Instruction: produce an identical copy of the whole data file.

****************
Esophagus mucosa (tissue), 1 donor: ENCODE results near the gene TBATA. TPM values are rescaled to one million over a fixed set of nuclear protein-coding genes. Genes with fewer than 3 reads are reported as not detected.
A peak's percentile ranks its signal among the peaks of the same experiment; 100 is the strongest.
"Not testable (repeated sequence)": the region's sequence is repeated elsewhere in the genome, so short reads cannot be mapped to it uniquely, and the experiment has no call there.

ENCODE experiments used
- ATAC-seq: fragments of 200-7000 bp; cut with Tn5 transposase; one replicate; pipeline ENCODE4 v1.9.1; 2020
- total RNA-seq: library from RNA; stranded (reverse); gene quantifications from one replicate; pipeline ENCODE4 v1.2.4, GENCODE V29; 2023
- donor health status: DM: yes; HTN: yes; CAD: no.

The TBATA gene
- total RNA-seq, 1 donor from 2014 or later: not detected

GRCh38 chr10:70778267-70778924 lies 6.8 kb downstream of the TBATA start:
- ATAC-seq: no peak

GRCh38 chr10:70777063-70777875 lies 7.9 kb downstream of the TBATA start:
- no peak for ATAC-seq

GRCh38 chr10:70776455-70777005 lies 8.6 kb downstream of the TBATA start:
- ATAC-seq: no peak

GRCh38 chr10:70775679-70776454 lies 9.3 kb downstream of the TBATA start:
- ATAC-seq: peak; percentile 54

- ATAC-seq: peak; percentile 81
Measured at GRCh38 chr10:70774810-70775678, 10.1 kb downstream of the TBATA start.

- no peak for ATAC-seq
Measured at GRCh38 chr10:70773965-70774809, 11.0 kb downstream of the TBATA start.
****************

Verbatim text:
Esophagus mucosa (tissue), 1 donor: ENCODE results near the gene TBATA. TPM values are rescaled to one million over a fixed set of nuclear protein-coding genes. Genes with fewer than 3 reads are reported as not detected.
A peak's percentile ranks its signal among the peaks of the same experiment; 100 is the strongest.
"Not testable (repeated sequence)": the region's sequence is repeated elsewhere in the genome, so short reads cannot be mapped to it uniquely, and the experiment has no call there.

ENCODE experiments used
- ATAC-seq: fragments of 200-7000 bp; cut with Tn5 transposase; one replicate; pipeline ENCODE4 v1.9.1; 2020
- total RNA-seq: library from RNA; stranded (reverse); gene quantifications from one replicate; pipeline ENCODE4 v1.2.4, GENCODE V29; 2023
- donor health status: DM: yes; HTN: yes; CAD: no.

The TBATA gene
- total RNA-seq, 1 donor from 2014 or later: not detected

GRCh38 chr10:70778267-70778924 lies 6.8 kb downstream of the TBATA start:
- ATAC-seq: no peak

GRCh38 chr10:70777063-70777875 lies 7.9 kb downstream of the TBATA start:
- no peak for ATAC-seq

GRCh38 chr10:70776455-70777005 lies 8.6 kb downstream of the TBATA start:
- ATAC-seq: no peak

GRCh38 chr10:70775679-70776454 lies 9.3 kb downstream of the TBATA start:
- ATAC-seq: peak; percentile 54

- ATAC-seq: peak; percentile 81
Measured at GRCh38 chr10:70774810-70775678, 10.1 kb downstream of the TBATA start.

- no peak for ATAC-seq
Measured at GRCh38 chr10:70773965-70774809, 11.0 kb downstream of the TBATA start.